America’s vote: voters reject support to Obama administration
So much for Obamamania. Elected as the 44th President of the United States in November 2008, it seemed inevitable that with all the hype leading up to the election of Barack Obama, it’d be near impossible for the savvy politician to reach such high expectations.
Under Obama, the American government has invested heavily in economic stimulus with hopes of reversing the recession, however the numbers remain grim. The nationwide unemployment rate continues to hover around 9.6 per cent. North Dakota has the lowest unemployment rate at 3.8 per cent, while Nevada is at the opposite end of the spectrum, with 14.2 per cent jobless. As such, more and more American households are entering foreclosure. On top of a bailout of ‘too big to fail’ corporations such as the American International Group (AIG) and General Motors (GM), it’s astounding to consider the lagging prosperity following all the hype of Obama’s election, whose rise to presidency was so anticipated after former President George W. Bush’s painfully comical eight-year reign of ‘error’.
Obama’s tenure has been marked by his admirable yet fruitless economic stimulus planning, controversial healthcare reform, and spotty foreign policies and domestic relations, particularly the BP spill in the Gulf of Mexico, as many citizens craved for more proactive involvement from the Obama administration in order to more quickly alleviate the natural disaster.
As such, on November 2, the American public’s support for the present presidential regime responded with a resounding ‘no’ to the country’s top leader, stacking the bicameral congressional support in the Senate and the House of Representatives with an improved Republican share, a move that will only hinder the Obama administration’s ability to levy its way to prosperity economically and socially, with Obama’s Democrats surely to find difficulty in passing bills and legislation while receiving little support for their own party house, now with the growing Republican representation.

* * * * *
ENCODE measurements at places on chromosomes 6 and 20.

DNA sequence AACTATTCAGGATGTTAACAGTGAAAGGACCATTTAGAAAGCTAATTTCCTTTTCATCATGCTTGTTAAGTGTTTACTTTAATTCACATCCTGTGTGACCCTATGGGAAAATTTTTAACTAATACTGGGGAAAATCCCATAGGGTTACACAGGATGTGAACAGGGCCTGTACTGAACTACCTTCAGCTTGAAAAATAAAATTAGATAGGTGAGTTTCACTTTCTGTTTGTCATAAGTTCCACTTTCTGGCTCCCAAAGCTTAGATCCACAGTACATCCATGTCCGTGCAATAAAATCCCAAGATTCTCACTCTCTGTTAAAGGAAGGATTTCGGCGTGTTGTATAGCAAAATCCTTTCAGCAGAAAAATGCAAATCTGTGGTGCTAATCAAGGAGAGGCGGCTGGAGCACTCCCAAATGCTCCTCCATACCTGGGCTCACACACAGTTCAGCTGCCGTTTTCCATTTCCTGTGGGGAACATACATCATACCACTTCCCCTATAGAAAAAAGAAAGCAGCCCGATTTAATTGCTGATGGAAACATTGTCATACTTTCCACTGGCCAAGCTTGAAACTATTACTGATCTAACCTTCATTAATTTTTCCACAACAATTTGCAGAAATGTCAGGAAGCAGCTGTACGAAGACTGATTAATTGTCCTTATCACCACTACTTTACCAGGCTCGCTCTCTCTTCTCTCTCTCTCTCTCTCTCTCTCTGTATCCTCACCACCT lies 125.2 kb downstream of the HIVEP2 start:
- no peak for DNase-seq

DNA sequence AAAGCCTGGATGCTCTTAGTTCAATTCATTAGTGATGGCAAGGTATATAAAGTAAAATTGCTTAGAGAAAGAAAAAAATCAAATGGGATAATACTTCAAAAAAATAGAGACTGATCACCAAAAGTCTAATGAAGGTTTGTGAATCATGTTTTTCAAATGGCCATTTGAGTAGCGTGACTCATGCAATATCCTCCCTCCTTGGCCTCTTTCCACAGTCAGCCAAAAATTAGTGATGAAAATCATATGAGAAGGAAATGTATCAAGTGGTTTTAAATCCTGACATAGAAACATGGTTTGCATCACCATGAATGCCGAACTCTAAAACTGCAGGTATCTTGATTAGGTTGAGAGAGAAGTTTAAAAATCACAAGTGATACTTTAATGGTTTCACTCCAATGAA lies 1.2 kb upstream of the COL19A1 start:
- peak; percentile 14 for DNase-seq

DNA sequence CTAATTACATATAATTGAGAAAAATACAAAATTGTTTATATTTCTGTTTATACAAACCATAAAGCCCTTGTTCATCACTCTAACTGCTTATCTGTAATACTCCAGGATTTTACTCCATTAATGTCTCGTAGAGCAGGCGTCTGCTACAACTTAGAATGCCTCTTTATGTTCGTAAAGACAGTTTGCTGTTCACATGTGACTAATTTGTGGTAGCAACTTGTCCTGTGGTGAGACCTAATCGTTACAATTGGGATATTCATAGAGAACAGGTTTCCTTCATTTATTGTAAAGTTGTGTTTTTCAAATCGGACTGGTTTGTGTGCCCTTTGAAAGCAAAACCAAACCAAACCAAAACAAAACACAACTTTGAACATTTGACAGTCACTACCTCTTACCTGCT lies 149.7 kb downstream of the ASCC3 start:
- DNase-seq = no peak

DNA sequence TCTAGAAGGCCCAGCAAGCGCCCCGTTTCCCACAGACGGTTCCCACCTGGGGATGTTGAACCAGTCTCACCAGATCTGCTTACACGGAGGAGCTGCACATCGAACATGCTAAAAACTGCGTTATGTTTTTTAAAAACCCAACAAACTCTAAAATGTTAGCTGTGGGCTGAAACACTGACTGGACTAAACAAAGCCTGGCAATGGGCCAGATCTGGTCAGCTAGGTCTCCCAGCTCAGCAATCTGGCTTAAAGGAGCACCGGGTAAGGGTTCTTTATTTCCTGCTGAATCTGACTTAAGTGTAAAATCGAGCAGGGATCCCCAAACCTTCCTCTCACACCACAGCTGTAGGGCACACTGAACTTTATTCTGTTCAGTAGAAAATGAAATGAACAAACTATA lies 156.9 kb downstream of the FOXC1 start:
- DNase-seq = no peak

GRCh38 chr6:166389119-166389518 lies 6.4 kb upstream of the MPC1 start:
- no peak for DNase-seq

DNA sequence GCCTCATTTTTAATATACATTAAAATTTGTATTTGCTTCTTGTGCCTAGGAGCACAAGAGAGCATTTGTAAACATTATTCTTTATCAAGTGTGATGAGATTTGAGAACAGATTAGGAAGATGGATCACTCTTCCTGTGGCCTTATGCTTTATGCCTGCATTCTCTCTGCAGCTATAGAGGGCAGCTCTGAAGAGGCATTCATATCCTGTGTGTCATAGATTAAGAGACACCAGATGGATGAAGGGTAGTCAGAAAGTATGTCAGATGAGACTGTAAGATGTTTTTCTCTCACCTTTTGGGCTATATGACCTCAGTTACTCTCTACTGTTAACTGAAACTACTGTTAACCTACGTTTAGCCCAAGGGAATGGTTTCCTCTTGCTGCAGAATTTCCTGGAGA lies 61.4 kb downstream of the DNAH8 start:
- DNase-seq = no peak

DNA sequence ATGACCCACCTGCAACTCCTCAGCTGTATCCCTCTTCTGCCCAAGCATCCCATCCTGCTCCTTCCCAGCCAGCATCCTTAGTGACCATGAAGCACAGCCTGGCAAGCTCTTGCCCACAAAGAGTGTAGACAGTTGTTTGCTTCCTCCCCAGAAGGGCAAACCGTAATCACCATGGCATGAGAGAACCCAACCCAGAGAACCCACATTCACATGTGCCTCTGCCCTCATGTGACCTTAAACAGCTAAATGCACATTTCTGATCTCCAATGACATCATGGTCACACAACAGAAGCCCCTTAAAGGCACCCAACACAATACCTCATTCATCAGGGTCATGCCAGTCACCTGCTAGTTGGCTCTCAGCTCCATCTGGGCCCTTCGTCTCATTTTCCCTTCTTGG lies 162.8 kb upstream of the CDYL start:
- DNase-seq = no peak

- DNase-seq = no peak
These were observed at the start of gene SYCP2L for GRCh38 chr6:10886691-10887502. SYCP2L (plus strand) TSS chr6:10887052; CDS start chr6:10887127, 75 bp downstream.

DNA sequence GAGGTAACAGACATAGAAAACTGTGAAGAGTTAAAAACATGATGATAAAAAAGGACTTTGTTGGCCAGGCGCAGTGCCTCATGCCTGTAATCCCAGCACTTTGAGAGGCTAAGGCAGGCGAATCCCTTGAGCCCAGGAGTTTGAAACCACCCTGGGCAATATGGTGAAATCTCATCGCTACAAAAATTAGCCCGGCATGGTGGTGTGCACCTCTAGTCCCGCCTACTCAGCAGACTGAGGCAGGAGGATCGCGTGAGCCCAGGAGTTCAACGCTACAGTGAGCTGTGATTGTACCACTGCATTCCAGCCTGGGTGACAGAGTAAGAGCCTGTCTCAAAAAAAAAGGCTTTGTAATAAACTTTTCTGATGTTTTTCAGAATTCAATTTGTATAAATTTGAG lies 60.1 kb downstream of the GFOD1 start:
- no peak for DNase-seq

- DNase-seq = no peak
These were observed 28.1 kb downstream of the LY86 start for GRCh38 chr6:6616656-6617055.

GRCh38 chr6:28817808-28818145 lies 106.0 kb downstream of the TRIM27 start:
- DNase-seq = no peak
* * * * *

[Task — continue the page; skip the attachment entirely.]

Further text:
Change you can’t believe in
With Obama’s congressional hand now weakened, it now becomes even more difficult for the Democrats to right the American ship. But does this change much? As president for nearly two years, has much been accomplished? Obama himself may only have two years left before Americans decide to a change at the highest level is needed. The next American presidential election is slated for November 2012, at which time Obama will have filled a four-year term in the Oval Office.
Congressional voting results
The congressional election was deemed a victory for the Republicans, gaining ground with an increase of six seats in the Senate, 63 seats in the House of Representatives and six additional state governors. The Senate remains in Democratic control, led by Nevada’s Harry Reid, with a 53 (down from 59) to 47 (up from 41) seat advantage over the Republican Party. But, the Republicans gained power in the vacant Illinois, Indiana, North Dakota, and Pennsylvania, while the party also defeated incumbents in Arkansas and Wisconsin. In the House of Representatives, the Republicans, led by Ohio’s John Boehner, won 242 of the 435 seats for an increase of 63 seats. The Democrats, meanwhile, led by California’s Nancy Pelosi, fell to 192 seats.
Change of the guard in 2012?
When the Democrats and the Republicans go head-to-head again 2012 for the next presidential campaign, Obama will seek re-election, while the Republicans have a mixed bags of candidates—no standout among them—that includes John McCain’s former running-mate Sarah Palin, the former Governor of Alaska, as well as Mike Huckabee, Governor of Arkansas, and Mitt Romney, Governor of Massachusetts, both of whom unsuccessfully campaigned for the Republican ballot in 2008. Also on that list is Jeb Bush (yes, we’re serious), the younger brother of former President George W. Bush and the former Governor of Florida, though there are conflicting reports on Bush’s bid for presidency. Hillary Clinton, who lost to Obama for the Democratic nomination in 2008, currently serves as Secretary of State and could make another presidential bid for the Democrats in 2016.
The Donald in the White House?
And among the most intriguing names considering running for president is real estate mogul Donald Trump, who considers himself a Republican. In October, news broke that Trump is “seriously considering” a run to become the next president of the United States because he is so unhappy with the current state of affairs.
Trump says he “cannot stand what is happening to this country” and feels that Americans at a political level have “no common sense” and are “losing this country”. The country is not great like it used to be. If he became the next president of the United States, Trump states he would immediately pull out of the War in Iraq—combat he disagrees with—and announce the American side victorious.
Two other major points to Trump are OPEC, feeling that the country is getting a terrible deal on what he considers is the “lifeblood” of the nation, and that, in speaking with friends, he is told that the Americans are building China into the next global superpower. According to Trump, Americans no longer manufacturer anything and, in keeping at the current pace, China will become the go-to nation in the next 10 to 12 years.